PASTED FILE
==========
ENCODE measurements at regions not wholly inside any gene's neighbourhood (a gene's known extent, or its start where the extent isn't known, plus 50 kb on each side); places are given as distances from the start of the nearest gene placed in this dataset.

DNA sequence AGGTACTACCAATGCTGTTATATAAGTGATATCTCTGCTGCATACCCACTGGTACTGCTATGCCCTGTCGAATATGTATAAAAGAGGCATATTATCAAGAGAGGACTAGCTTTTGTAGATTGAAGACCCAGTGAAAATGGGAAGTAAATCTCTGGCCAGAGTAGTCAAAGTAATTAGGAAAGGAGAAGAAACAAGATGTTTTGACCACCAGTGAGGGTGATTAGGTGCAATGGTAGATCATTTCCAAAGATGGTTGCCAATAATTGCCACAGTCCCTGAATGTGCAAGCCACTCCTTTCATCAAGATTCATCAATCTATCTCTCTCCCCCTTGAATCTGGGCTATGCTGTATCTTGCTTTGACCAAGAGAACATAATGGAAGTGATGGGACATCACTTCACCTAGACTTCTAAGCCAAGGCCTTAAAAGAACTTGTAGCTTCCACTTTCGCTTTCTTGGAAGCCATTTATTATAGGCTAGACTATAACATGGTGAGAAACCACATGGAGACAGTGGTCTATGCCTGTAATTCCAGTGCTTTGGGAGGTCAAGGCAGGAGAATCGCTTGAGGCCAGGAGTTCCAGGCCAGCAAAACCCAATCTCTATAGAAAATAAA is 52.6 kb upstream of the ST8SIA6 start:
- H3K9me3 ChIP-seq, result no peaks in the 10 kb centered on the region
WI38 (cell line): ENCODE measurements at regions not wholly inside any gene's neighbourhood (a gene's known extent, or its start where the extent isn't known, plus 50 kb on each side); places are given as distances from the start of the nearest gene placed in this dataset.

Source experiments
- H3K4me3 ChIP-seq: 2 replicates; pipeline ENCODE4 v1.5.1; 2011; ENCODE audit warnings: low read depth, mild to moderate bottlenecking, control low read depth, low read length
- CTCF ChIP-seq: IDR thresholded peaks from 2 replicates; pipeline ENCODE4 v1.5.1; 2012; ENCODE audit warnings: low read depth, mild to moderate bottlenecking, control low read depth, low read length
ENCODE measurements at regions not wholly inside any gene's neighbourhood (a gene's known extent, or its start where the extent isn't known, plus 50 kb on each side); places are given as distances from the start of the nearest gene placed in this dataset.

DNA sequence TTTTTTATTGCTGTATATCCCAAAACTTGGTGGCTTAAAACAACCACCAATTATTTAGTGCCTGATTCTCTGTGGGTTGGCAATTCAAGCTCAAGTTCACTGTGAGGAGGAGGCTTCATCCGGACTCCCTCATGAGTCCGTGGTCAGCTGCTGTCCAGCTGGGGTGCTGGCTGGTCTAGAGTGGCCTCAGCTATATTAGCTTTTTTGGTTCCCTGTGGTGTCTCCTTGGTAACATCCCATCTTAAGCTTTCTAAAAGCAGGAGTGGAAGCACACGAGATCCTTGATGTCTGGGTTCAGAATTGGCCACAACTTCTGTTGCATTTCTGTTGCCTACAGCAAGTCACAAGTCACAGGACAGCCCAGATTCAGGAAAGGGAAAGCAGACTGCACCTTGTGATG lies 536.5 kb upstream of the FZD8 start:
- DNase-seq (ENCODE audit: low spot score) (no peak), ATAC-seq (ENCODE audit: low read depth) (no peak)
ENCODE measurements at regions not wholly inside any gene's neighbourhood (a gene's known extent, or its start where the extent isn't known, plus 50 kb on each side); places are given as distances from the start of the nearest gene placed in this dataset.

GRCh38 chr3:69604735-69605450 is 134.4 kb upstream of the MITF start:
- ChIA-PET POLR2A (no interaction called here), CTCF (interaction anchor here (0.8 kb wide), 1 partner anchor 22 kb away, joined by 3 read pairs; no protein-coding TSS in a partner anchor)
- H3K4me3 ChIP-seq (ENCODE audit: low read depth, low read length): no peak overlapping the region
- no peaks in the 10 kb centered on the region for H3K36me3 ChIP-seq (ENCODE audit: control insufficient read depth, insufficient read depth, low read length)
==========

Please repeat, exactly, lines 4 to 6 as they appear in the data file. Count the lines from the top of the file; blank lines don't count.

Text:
WI38 (cell line): ENCODE measurements at regions not wholly inside any gene's neighbourhood (a gene's known extent, or its start where the extent isn't known, plus 50 kb on each side); places are given as distances from the start of the nearest gene placed in this dataset.

Source experiments
- H3K4me3 ChIP-seq: 2 replicates; pipeline ENCODE4 v1.5.1; 2011; ENCODE audit warnings: low read depth, mild to moderate bottlenecking, control low read depth, low read length